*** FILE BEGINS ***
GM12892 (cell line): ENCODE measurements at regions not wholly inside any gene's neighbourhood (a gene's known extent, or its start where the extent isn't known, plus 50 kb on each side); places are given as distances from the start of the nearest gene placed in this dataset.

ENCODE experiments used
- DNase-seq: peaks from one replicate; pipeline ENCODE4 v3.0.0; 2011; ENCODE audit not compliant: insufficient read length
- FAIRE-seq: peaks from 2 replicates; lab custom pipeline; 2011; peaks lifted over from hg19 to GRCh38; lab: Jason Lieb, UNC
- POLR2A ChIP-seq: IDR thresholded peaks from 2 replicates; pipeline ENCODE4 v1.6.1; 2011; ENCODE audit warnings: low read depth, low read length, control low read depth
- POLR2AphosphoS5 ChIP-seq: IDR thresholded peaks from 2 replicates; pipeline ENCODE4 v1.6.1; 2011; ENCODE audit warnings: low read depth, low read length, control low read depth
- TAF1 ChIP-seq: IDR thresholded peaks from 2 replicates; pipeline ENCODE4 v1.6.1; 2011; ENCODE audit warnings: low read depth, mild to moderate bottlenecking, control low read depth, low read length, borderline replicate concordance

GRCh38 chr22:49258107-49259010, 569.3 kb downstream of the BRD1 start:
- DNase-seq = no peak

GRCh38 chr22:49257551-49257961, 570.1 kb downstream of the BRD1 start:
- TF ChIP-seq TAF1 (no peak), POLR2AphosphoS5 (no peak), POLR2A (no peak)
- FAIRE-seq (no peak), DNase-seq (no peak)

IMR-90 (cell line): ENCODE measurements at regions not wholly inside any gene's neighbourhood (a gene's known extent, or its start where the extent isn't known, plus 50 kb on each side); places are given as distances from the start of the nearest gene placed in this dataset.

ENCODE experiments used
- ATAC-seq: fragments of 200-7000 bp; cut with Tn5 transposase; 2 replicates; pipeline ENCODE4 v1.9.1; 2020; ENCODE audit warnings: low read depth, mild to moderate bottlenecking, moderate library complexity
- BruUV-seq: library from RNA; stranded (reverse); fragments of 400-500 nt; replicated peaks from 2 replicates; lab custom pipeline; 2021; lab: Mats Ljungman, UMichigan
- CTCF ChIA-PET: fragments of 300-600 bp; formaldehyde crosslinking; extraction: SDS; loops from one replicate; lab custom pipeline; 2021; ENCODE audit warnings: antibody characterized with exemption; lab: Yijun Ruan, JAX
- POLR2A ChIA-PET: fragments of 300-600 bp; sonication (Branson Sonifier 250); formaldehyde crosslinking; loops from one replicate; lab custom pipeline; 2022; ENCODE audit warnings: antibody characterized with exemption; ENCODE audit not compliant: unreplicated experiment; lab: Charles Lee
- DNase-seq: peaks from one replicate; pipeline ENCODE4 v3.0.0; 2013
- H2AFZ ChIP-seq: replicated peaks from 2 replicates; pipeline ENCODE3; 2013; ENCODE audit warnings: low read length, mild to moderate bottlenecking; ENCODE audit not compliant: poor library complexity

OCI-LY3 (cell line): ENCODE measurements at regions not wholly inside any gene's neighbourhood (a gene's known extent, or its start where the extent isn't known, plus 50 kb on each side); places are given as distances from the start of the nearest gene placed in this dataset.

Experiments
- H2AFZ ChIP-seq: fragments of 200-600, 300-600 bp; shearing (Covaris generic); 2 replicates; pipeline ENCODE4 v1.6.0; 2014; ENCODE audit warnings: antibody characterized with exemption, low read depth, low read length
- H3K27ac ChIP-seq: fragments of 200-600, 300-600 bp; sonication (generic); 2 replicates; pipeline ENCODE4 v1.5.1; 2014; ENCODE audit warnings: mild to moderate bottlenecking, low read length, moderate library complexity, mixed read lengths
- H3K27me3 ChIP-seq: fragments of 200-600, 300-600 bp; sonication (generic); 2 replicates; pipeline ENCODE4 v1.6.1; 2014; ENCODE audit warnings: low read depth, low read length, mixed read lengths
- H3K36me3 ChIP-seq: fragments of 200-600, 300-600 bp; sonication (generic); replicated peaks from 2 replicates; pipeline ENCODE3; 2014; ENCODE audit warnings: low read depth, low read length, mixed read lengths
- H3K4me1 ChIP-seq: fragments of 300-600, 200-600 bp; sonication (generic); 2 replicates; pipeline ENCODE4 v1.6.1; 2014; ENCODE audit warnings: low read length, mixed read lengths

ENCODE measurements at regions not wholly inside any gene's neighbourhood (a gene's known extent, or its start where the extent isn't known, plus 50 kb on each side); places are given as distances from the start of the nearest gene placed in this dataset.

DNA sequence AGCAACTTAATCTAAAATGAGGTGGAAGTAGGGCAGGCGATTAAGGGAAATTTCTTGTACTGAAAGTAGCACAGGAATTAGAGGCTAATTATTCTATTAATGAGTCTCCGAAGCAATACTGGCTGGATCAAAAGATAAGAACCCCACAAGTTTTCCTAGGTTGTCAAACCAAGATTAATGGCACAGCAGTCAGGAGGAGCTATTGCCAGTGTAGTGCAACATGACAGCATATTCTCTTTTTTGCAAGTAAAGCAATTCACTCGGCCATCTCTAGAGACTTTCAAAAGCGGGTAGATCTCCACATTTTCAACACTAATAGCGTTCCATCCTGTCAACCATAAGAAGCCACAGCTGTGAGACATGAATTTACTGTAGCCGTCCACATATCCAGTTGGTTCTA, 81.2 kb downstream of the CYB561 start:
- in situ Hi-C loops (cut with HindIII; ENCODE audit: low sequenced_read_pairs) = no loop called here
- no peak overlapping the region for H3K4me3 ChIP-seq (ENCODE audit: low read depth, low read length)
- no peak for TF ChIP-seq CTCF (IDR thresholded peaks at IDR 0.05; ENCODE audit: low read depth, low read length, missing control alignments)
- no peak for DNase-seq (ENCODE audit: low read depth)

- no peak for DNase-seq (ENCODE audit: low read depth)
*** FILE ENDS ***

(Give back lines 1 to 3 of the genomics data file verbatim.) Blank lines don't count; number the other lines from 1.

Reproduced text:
GM12892 (cell line): ENCODE measurements at regions not wholly inside any gene's neighbourhood (a gene's known extent, or its start where the extent isn't known, plus 50 kb on each side); places are given as distances from the start of the nearest gene placed in this dataset.

ENCODE experiments used
- DNase-seq: peaks from one replicate; pipeline ENCODE4 v3.0.0; 2011; ENCODE audit not compliant: insufficient read length